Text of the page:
One of the neat things about land speed record racing at Bonneville is that you don’t have to adhere to an existing formula or class. If you’ve got a new technology, just apply for acceptance to race it, then turn up and go fast. That’s what the Saline Airstream will do this summer when it will go for a targeted top speed of 125mph. How will it get there? Compressed air.
Pneumatic engines using compressed air as their power source aren’t new. If you’ve used an impact wrench or other pneumatic workshop tool, then you’ve used a compressed air engine. The technology enjoys particular interest in France, where Victor Tatin conceived an airplane powered by it all the way back in 1879. That’s where Les Triplettes des Bonneville, the team that will run the Airstream and the makers of its engine come from.
The company making the engine is MDI, which is pushing the technology in low-speed, urban vehicles. Like electricity, compressed air is zero emissions (well, technically it’s emitting air…), but unlike electricity, fill ups don’t take hours. You can fill a compressed air tank from a compressor or storage unit in the same time it takes to fill up with gasoline. The downside is that power output and therefore performance are so far somewhat limited, something Les Triplettes are trying to address.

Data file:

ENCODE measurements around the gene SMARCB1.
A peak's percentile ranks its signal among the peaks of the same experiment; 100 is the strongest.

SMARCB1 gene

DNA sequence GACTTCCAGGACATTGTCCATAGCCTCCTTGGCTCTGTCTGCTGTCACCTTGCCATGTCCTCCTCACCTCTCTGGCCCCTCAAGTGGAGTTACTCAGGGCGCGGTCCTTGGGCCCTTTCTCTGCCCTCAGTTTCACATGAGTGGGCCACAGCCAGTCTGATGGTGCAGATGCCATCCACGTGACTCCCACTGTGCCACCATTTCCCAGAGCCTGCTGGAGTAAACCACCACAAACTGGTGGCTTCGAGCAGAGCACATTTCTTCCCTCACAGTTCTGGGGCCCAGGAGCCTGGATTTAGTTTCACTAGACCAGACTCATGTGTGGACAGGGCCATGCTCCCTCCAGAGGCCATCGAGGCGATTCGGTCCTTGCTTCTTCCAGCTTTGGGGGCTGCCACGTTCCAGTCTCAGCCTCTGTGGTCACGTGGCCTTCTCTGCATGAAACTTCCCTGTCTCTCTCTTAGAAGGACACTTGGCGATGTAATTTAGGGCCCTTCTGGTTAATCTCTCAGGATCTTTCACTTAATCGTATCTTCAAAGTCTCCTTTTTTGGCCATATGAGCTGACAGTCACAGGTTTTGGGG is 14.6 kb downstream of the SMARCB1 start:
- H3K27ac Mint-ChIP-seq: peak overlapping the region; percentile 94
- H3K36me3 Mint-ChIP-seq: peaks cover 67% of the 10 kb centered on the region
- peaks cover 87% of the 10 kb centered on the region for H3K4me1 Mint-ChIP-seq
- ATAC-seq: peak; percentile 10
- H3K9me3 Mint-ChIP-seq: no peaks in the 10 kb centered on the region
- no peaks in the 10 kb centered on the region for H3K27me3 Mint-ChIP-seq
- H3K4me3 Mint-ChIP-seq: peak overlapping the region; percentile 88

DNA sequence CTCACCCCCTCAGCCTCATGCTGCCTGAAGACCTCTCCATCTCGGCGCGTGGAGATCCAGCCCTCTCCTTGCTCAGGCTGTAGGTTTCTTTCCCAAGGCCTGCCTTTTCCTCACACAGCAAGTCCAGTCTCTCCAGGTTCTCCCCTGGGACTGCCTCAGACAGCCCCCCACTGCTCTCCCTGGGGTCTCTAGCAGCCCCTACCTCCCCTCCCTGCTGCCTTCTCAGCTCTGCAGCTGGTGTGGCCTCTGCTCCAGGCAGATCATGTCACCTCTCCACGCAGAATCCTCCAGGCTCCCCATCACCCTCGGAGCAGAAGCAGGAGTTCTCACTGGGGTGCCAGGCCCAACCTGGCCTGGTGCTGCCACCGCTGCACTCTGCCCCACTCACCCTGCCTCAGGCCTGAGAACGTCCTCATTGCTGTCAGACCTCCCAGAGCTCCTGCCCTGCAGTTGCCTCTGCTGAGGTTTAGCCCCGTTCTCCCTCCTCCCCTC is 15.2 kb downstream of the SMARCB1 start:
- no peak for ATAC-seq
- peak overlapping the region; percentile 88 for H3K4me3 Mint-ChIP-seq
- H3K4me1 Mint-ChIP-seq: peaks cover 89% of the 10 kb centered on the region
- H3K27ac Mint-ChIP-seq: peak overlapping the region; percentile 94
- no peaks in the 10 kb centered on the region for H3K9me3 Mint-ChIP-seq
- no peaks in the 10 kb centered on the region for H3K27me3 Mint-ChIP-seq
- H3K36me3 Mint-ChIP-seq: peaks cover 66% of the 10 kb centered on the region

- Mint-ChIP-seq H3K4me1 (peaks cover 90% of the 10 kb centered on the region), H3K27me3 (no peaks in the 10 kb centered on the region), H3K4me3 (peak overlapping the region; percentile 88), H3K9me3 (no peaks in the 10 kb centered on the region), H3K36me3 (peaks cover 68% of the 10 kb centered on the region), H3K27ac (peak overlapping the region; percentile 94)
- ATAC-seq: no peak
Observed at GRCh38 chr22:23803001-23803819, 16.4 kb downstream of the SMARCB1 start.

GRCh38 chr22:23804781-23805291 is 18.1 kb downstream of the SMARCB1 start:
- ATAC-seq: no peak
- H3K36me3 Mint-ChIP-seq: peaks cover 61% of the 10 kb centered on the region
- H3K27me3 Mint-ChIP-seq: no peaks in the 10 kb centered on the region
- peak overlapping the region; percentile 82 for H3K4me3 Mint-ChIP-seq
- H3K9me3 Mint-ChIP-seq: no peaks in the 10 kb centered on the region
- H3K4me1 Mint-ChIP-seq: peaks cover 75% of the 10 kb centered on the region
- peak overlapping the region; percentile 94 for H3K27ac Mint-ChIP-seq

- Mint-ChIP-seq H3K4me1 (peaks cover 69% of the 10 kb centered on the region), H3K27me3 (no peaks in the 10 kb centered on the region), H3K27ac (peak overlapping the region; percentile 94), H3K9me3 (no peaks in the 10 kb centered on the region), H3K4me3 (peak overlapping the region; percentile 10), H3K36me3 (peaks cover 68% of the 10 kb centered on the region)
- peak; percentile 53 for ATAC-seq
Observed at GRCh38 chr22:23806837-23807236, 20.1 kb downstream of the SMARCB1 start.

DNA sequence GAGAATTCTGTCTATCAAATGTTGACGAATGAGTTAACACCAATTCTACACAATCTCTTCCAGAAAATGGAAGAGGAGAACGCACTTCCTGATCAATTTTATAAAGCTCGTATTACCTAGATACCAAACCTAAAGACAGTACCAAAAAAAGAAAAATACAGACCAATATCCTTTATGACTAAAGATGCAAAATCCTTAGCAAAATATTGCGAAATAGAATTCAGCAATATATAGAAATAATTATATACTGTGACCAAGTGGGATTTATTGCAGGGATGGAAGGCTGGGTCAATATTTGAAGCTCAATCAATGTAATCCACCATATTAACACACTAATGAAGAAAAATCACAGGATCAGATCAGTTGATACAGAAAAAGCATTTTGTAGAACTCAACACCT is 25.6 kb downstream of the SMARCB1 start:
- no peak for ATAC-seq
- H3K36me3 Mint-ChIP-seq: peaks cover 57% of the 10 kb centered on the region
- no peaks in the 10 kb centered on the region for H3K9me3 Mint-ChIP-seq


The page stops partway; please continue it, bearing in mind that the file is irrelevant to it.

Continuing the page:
The function of a pneumatic piston engine of the kind employed here is incredibly simple. Air is stored in the Airstream’s three tanks at 3,626psi and fed into the engine at 363psi, where it expands, pushing the piston down. That pistons’s return path exhausts the air through a valve, just like in your gasoline-powered motorcycle.
Les Triplettes have some experience setting land speed records on bonkers machines. On their first visit they packed a 50cc sidecar into their luggage, then set a new, 60mph record on it. The following year they raced a three-wheeled Reliant Robin built by my good friend Andy Saunders.
Making the Airstream unique beyond just the power source is a reconfigurable chassis that’s low and long for record racing and a bit shorter and steeper for road riding. The bike was actually designed by students at France’s ISD Valenciennes and should help demonstrate the viability of compressed air as an energy source for exciting road vehicles.
Les Triplettes are hard at work assembling the Airstream as we speak. Team member Jean Caillou will race it at Bonneville Speedweek, August 13-19.